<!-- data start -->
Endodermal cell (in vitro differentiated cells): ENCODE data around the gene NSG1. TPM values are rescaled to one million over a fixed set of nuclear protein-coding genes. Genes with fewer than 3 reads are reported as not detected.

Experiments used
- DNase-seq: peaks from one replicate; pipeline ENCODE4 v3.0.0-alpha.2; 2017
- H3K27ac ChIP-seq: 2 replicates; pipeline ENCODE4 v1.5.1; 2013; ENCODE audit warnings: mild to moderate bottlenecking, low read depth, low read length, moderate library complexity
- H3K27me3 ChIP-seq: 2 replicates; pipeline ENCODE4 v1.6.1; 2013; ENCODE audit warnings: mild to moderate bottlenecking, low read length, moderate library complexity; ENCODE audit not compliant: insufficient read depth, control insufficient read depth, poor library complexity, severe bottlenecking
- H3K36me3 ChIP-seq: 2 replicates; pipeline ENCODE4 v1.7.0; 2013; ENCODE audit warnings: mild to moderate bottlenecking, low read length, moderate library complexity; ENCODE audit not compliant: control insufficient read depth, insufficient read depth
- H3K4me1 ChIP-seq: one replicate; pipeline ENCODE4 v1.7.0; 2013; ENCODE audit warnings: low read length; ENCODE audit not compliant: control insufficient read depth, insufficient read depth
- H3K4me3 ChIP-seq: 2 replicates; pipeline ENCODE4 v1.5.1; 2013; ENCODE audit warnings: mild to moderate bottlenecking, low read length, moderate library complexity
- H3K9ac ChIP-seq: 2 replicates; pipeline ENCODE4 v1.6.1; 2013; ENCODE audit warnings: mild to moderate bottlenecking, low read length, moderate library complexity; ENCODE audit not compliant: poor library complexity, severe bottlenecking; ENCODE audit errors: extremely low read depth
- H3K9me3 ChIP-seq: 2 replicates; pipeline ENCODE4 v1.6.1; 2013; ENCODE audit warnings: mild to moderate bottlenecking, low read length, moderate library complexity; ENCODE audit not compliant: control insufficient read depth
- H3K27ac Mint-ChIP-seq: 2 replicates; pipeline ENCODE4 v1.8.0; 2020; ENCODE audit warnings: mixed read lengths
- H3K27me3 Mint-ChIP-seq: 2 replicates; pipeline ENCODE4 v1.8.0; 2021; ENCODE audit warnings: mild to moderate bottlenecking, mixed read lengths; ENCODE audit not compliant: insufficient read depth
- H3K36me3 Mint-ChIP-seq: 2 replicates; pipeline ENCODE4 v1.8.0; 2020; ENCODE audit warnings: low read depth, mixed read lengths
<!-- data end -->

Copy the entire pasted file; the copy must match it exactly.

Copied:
Endodermal cell (in vitro differentiated cells): ENCODE data around the gene NSG1. TPM values are rescaled to one million over a fixed set of nuclear protein-coding genes. Genes with fewer than 3 reads are reported as not detected.

Experiments used
- DNase-seq: peaks from one replicate; pipeline ENCODE4 v3.0.0-alpha.2; 2017
- H3K27ac ChIP-seq: 2 replicates; pipeline ENCODE4 v1.5.1; 2013; ENCODE audit warnings: mild to moderate bottlenecking, low read depth, low read length, moderate library complexity
- H3K27me3 ChIP-seq: 2 replicates; pipeline ENCODE4 v1.6.1; 2013; ENCODE audit warnings: mild to moderate bottlenecking, low read length, moderate library complexity; ENCODE audit not compliant: insufficient read depth, control insufficient read depth, poor library complexity, severe bottlenecking
- H3K36me3 ChIP-seq: 2 replicates; pipeline ENCODE4 v1.7.0; 2013; ENCODE audit warnings: mild to moderate bottlenecking, low read length, moderate library complexity; ENCODE audit not compliant: control insufficient read depth, insufficient read depth
- H3K4me1 ChIP-seq: one replicate; pipeline ENCODE4 v1.7.0; 2013; ENCODE audit warnings: low read length; ENCODE audit not compliant: control insufficient read depth, insufficient read depth
- H3K4me3 ChIP-seq: 2 replicates; pipeline ENCODE4 v1.5.1; 2013; ENCODE audit warnings: mild to moderate bottlenecking, low read length, moderate library complexity
- H3K9ac ChIP-seq: 2 replicates; pipeline ENCODE4 v1.6.1; 2013; ENCODE audit warnings: mild to moderate bottlenecking, low read length, moderate library complexity; ENCODE audit not compliant: poor library complexity, severe bottlenecking; ENCODE audit errors: extremely low read depth
- H3K9me3 ChIP-seq: 2 replicates; pipeline ENCODE4 v1.6.1; 2013; ENCODE audit warnings: mild to moderate bottlenecking, low read length, moderate library complexity; ENCODE audit not compliant: control insufficient read depth
- H3K27ac Mint-ChIP-seq: 2 replicates; pipeline ENCODE4 v1.8.0; 2020; ENCODE audit warnings: mixed read lengths
- H3K27me3 Mint-ChIP-seq: 2 replicates; pipeline ENCODE4 v1.8.0; 2021; ENCODE audit warnings: mild to moderate bottlenecking, mixed read lengths; ENCODE audit not compliant: insufficient read depth
- H3K36me3 Mint-ChIP-seq: 2 replicates; pipeline ENCODE4 v1.8.0; 2020; ENCODE audit warnings: low read depth, mixed read lengths